06-16-2005, 06:31 PM #11Originally Posted by _Dominik_
06-16-2005, 06:36 PM #12Originally Posted by maxiw
Just like the complete bastardization of the meaning of the word "ignorant."
06-16-2005, 10:05 PM #13Originally Posted by maxiw
06-17-2005, 01:51 PM #14
Any other non spelling comments would be appreciated...
04-13-2011, 03:00 PM #15
04-13-2011, 03:10 PM #16
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04-13-2011, 03:25 PM #17
Bi means two, cep must be ceps to be plural to go along with that. What's next, quad? Tricep?
It's bad enough people use pornography to mean stuff unrelated to whores.
04-13-2011, 05:53 PM #18
Take it easy guys! He's just looking for some advice, anybody in his shoes dealing with an injury would just want the same.
Anyways, from what you describe COULD be a case of bicipital tendonitis, but bicipital tendonitis (specifically the long head) is most commonly felt in front of the shoulder. Here's a quick little test you can do to confirm if it's tendonitis or not:
1. If it's your right Biceps, place your left hand on the front of your wrist.
2. Slowly match your resistance with the hand on front of the wrist, and also recruiting the affected Biceps.
3. There should be NO movement - if pain is present, and increases as resistance increases then it's a good chance it's bicipital tendonitis.
But from what you described, it may be a simple muscle strain. If it aggravates you during a workout, stop that exercise immediately because you're doing more harm. If pain is present, ice it to decrease the amount of inflammation (if it's present).
Remember to stretch often (preferably after a hot shower to soften up the tissue). The easiest Biceps stretch is to have your arm straight against a door way, with your thumb facing down. Simply rotate your body the opposite direction and you should be stretching the Biceps!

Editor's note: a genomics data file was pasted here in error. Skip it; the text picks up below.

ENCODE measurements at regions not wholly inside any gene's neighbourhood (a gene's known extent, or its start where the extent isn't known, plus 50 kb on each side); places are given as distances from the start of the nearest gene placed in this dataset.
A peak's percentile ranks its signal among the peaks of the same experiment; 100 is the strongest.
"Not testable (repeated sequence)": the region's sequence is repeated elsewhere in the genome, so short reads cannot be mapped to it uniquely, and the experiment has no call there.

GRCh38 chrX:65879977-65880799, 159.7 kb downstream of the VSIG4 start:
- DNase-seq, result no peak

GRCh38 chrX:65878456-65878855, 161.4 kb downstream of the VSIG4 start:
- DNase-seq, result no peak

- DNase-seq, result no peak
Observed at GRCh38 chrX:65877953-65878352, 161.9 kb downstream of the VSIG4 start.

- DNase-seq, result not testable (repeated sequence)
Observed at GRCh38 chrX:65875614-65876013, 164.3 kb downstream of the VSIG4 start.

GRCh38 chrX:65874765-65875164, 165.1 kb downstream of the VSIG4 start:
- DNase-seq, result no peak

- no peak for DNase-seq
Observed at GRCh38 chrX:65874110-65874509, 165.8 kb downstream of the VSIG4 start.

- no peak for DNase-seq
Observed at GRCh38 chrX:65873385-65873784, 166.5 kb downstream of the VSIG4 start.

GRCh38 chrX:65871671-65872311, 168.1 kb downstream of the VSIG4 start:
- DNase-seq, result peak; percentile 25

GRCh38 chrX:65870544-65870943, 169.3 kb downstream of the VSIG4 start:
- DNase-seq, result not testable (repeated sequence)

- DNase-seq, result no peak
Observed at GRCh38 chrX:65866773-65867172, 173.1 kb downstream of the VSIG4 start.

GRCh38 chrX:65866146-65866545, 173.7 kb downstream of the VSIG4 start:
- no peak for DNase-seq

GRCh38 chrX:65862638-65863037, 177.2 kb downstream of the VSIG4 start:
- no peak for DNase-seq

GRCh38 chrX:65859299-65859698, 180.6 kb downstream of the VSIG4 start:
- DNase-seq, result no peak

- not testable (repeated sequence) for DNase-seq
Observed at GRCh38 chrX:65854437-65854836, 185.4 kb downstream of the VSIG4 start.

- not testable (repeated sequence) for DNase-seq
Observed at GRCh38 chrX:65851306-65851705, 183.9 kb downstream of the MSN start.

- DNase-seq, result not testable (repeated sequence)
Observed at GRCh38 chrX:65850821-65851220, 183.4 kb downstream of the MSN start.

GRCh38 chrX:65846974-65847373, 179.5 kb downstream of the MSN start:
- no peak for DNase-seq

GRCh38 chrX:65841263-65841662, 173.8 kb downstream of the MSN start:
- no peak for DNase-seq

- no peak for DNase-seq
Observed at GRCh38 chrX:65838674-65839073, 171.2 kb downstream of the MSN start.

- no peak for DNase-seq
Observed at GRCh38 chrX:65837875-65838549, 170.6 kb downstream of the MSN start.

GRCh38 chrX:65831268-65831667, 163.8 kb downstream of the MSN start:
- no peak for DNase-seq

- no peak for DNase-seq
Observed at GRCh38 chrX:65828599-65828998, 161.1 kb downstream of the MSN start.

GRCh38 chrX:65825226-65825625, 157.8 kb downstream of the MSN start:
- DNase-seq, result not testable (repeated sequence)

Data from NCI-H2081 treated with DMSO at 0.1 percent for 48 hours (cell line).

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04-13-2011, 06:29 PM #19
04-13-2011, 06:32 PM #20
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04-13-2011, 09:38 PM #21
Bicep tendinitis is usually more in the shoulder, as in rotator cuff tear/impingement syndrome in the proximal bicep origen. The most common "and devastating" bicep injury is "bicep tendon rupture." Either partial or complete. This is very a common injury where the distal bicep insertion tendon tears off the radial tuberosity. It is a very disfiguring injury. your pretty bicep with the nice peak is going to look real ugly, even if you get it repaired with surgery. i think you have a partial biceps tendon tear. LEAVE IT ALONE. LET IT HEAL. Like for about 5 weeks, take it real easy on the pulling exercises
Bicep tendon rupture. That is nothing to play with. Consider your self lucky that it just did not tear off all at once. it is giving you a little warning. I would take heed and don't mess with it. It will heal if you let it. Right now your bicep is on "thin ice" in my opinion. be careful.
Last edited by ichidkiller; 04-13-2011 at 10:13 PM. Reason: misspelled word
04-13-2011, 10:17 PM #22
Last edited by ichidkiller; 04-14-2011 at 02:03 AM. Reason: more thought on subject.
04-14-2011, 03:36 AM #23
04-14-2011, 07:43 AM #24